The Decline in the Nutritional Status of the U.S. Antebellum Population at the Onset of Modern Economic Growth

74 Pages Posted: 4 Feb 2016

See all articles by Brian A'Hearn

Brian A'Hearn

Pembroke College, Oxford

John Komlos

Ludwig Maximilian University of Munich (LMU) - Faculty of Economics; CESifo (Center for Economic Studies and Ifo Institute)

Multiple version iconThere are 2 versions of this paper

Date Written: December 2015

Abstract

The decline in the physical stature of the American population for more than a generation beginning with the birth cohorts of the early 1830s was brought about by a diminution in nutritional intake in spite of robust growth in average incomes. This occurred at the onset of modern economic growth on account of rising inequality and an increase in food prices, which brought about dietary changes through the substitution away from edibles toward non-edibles. In a recent working paper, Bodenhorn, Guinnane, and Mroz question this consensus view, suggesting that a decline in heights in a military sample may not be representative of the population at large. They argue that increasing wages in the civilian labor market may well induce an increased proportion of shorter men to volunteer for military service thereby driving down the mean height of soldiers even if the height of the population remains unchanged. However, they neglected to examine whether labor market conditions did actually improve during the Civil War in such a way as to induce shorter men to enlist. Had they done so they would have found just the opposite: during the course of the war real compensation in the military increased by some 39% to 66% relative to civilian earnings. This should have led to an increase in military heights if the logic of their model were accurate, when in fact they declined. A thorough analysis of the Union Army height data, considering recruiting periods as short as 90 days during which labor market conditions could not have changed markedly indicates that there can be no doubt at all that the decline in the height of soldiers beginning with the birth cohorts of the early 1830s is representative of the trend in the physical stature of the male population at large. The implication is that there was a widespread diminution in nutritional status of the population in the antebellum period.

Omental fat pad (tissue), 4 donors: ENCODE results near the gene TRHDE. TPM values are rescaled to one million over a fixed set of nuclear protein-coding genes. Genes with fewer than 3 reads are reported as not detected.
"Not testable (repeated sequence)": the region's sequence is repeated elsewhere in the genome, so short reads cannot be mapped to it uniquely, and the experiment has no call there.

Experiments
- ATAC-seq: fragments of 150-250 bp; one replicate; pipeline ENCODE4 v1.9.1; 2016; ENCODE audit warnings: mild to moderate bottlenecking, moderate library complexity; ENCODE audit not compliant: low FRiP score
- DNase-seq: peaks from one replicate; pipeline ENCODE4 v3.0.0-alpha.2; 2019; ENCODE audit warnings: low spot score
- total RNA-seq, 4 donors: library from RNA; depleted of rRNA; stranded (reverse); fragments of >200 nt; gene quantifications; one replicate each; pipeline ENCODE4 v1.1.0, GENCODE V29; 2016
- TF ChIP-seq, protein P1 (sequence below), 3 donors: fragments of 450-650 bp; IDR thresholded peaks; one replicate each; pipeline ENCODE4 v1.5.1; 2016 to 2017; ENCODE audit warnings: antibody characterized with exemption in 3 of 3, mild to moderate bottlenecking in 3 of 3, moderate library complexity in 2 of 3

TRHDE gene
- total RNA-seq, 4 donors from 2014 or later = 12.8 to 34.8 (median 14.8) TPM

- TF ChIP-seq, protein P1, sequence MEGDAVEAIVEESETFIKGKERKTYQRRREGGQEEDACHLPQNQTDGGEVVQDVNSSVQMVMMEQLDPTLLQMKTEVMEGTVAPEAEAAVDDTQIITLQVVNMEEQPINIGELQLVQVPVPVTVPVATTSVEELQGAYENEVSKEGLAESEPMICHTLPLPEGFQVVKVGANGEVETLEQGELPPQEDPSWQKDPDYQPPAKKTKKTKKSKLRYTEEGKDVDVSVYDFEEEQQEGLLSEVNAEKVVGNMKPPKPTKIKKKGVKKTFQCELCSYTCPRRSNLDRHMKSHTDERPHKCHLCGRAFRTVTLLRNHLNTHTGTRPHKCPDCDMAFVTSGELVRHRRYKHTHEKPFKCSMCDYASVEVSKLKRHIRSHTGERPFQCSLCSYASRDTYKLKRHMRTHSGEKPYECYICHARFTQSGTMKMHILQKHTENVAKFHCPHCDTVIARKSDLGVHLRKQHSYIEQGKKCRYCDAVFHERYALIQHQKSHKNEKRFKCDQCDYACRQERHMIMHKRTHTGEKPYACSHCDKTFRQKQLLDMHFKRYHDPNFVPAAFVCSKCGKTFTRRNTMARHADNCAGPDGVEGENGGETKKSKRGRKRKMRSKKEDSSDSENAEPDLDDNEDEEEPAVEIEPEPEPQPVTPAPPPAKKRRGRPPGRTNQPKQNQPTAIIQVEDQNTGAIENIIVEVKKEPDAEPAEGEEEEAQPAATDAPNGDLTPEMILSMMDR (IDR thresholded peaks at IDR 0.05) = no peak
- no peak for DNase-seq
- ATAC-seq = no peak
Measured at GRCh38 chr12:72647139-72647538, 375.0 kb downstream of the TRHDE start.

Keywords: Antebellum Puzzle, physical stature, heights, modern economic growth, anthropometric history, nutrition

Suggested Citation

A'Hearn, Brian and Komlos, John, The Decline in the Nutritional Status of the U.S. Antebellum Population at the Onset of Modern Economic Growth (December 2015). CESifo Working Paper Series No. 5691. Available at SSRN: https://ssrn.com/abstract=2727608

Brian A'Hearn

Pembroke College, Oxford ( email )

Department of Economics
Manor Road
Oxford, OX1 3UQ
United Kingdom

John Komlos (Contact Author)

Ludwig Maximilian University of Munich (LMU) - Faculty of Economics ( email )

Ludwigstrasse 28
Munich, D-80539
Germany

CESifo (Center for Economic Studies and Ifo Institute)

Poschinger Str. 5
Munich, DE-81679
Germany

Register to save articles to
your library

Register

Paper statistics

Downloads
17
Abstract Views
334
PlumX Metrics